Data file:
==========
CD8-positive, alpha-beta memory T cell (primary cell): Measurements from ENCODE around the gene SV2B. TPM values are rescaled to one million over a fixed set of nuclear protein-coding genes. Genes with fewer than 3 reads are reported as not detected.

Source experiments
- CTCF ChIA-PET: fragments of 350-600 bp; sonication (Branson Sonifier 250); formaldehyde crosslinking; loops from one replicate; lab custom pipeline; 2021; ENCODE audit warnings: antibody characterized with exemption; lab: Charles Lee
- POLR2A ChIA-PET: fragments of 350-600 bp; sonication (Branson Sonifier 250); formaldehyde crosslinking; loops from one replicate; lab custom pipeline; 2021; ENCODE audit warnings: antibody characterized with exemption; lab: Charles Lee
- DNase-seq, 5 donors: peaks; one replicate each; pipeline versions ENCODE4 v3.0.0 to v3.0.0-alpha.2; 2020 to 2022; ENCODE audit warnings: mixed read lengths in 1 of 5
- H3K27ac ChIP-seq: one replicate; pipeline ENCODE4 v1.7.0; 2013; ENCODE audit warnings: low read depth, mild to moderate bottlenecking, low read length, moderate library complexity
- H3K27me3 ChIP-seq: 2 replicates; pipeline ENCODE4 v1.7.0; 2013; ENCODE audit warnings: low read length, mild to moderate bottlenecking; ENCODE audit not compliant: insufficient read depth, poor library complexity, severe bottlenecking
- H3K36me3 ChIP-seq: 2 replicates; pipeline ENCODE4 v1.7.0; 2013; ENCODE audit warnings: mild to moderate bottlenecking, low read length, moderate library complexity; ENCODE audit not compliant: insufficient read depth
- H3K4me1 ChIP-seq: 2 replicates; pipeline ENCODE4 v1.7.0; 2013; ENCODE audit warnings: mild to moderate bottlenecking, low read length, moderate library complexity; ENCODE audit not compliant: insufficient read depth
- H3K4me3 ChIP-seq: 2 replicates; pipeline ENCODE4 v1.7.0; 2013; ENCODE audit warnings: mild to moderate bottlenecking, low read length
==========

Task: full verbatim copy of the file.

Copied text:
CD8-positive, alpha-beta memory T cell (primary cell): Measurements from ENCODE around the gene SV2B. TPM values are rescaled to one million over a fixed set of nuclear protein-coding genes. Genes with fewer than 3 reads are reported as not detected.

Source experiments
- CTCF ChIA-PET: fragments of 350-600 bp; sonication (Branson Sonifier 250); formaldehyde crosslinking; loops from one replicate; lab custom pipeline; 2021; ENCODE audit warnings: antibody characterized with exemption; lab: Charles Lee
- POLR2A ChIA-PET: fragments of 350-600 bp; sonication (Branson Sonifier 250); formaldehyde crosslinking; loops from one replicate; lab custom pipeline; 2021; ENCODE audit warnings: antibody characterized with exemption; lab: Charles Lee
- DNase-seq, 5 donors: peaks; one replicate each; pipeline versions ENCODE4 v3.0.0 to v3.0.0-alpha.2; 2020 to 2022; ENCODE audit warnings: mixed read lengths in 1 of 5
- H3K27ac ChIP-seq: one replicate; pipeline ENCODE4 v1.7.0; 2013; ENCODE audit warnings: low read depth, mild to moderate bottlenecking, low read length, moderate library complexity
- H3K27me3 ChIP-seq: 2 replicates; pipeline ENCODE4 v1.7.0; 2013; ENCODE audit warnings: low read length, mild to moderate bottlenecking; ENCODE audit not compliant: insufficient read depth, poor library complexity, severe bottlenecking
- H3K36me3 ChIP-seq: 2 replicates; pipeline ENCODE4 v1.7.0; 2013; ENCODE audit warnings: mild to moderate bottlenecking, low read length, moderate library complexity; ENCODE audit not compliant: insufficient read depth
- H3K4me1 ChIP-seq: 2 replicates; pipeline ENCODE4 v1.7.0; 2013; ENCODE audit warnings: mild to moderate bottlenecking, low read length, moderate library complexity; ENCODE audit not compliant: insufficient read depth
- H3K4me3 ChIP-seq: 2 replicates; pipeline ENCODE4 v1.7.0; 2013; ENCODE audit warnings: mild to moderate bottlenecking, low read length